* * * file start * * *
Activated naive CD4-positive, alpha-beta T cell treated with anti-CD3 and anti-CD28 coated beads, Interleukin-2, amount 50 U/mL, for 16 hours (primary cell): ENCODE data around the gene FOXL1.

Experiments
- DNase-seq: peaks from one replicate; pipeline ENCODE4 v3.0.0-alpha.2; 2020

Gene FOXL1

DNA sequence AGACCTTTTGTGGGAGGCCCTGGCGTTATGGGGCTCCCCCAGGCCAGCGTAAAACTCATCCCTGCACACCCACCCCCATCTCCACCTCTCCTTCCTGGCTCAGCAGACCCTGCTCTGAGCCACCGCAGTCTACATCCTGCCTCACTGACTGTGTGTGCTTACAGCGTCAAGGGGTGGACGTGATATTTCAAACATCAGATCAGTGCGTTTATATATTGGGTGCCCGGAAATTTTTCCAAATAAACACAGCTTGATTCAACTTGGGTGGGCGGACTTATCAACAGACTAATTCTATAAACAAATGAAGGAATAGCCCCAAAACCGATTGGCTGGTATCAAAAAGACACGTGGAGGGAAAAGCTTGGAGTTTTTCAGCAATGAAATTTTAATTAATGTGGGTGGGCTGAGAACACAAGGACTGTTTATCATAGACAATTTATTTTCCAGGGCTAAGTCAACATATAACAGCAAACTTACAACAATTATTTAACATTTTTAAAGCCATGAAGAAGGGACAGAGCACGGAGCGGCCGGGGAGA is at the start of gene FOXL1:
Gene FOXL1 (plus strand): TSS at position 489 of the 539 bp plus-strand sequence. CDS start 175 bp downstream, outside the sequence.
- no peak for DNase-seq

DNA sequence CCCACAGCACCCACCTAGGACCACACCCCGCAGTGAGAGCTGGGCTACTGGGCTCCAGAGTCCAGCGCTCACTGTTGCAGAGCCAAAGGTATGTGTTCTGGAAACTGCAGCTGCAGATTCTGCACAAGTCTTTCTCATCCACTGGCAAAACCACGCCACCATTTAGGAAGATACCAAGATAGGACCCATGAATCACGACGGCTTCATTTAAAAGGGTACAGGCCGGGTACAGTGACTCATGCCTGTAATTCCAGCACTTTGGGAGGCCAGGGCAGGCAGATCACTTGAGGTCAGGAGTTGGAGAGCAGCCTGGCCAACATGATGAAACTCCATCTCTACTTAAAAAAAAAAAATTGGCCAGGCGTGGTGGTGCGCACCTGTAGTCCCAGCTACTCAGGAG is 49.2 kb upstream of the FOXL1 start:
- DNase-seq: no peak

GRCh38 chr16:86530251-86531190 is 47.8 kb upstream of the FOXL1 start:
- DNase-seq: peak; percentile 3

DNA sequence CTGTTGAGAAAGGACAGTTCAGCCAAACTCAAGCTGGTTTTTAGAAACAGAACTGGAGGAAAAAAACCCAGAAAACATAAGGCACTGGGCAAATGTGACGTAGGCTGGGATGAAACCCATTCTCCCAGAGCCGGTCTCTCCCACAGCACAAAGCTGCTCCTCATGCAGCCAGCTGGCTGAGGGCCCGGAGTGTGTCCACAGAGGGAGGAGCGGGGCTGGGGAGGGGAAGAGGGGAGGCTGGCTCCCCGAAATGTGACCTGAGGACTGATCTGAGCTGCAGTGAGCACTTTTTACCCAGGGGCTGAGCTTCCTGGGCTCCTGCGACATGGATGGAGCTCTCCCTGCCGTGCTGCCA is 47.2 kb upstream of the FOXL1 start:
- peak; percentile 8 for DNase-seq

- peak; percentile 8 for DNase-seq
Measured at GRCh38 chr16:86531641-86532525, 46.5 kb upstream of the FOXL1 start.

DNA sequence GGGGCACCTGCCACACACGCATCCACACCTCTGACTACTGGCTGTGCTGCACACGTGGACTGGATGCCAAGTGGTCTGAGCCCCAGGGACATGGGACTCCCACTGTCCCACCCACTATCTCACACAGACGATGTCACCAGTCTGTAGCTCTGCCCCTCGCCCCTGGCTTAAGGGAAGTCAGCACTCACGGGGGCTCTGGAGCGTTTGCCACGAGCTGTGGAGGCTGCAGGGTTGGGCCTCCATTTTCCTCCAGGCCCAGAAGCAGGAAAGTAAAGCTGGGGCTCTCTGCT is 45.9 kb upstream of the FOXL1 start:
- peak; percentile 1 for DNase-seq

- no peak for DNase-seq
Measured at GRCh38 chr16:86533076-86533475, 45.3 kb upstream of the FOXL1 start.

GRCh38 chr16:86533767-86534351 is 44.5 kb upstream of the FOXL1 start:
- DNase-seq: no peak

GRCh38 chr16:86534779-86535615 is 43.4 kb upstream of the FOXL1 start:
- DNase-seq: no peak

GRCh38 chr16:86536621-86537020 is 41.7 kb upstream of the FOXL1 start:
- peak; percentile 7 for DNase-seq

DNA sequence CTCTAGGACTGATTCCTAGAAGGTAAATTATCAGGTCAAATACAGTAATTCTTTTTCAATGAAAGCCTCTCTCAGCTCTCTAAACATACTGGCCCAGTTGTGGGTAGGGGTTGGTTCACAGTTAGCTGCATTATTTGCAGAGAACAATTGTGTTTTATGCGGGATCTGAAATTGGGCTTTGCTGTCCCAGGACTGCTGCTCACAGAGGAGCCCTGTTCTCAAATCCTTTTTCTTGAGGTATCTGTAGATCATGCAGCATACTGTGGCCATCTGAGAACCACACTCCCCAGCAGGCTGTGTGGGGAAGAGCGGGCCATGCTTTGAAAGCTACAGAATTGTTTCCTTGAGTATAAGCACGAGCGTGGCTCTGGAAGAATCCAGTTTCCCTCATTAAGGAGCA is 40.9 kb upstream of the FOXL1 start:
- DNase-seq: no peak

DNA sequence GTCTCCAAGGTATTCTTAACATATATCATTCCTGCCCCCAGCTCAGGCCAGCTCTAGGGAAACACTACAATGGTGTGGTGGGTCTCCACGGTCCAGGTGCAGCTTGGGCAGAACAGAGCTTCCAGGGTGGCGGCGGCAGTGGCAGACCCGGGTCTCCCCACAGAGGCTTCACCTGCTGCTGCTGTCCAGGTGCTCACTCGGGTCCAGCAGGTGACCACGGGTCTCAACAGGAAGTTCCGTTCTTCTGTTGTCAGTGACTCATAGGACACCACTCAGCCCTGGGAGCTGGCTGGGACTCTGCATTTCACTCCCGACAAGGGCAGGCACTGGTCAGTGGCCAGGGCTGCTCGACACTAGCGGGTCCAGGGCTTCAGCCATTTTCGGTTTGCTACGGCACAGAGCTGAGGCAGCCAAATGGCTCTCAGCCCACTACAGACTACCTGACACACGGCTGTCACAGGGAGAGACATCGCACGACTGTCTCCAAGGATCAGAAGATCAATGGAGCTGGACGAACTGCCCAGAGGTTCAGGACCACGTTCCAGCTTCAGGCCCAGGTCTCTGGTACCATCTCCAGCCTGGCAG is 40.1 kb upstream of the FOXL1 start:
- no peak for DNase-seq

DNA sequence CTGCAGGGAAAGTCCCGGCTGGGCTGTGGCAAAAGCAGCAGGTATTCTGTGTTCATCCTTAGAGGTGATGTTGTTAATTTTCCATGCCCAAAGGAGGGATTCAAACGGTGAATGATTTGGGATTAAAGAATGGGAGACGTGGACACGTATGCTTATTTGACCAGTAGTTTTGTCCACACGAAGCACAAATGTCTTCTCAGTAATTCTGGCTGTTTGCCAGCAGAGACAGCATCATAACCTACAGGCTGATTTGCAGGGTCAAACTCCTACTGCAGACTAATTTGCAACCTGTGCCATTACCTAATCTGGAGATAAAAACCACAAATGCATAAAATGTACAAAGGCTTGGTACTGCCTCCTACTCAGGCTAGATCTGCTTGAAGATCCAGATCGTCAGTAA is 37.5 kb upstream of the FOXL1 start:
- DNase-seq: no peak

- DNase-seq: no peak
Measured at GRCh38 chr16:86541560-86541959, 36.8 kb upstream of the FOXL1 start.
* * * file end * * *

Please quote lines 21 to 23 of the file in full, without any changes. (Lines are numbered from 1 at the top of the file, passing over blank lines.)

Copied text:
- DNase-seq: no peak

GRCh38 chr16:86534779-86535615 is 43.4 kb upstream of the FOXL1 start:
- DNase-seq: no peak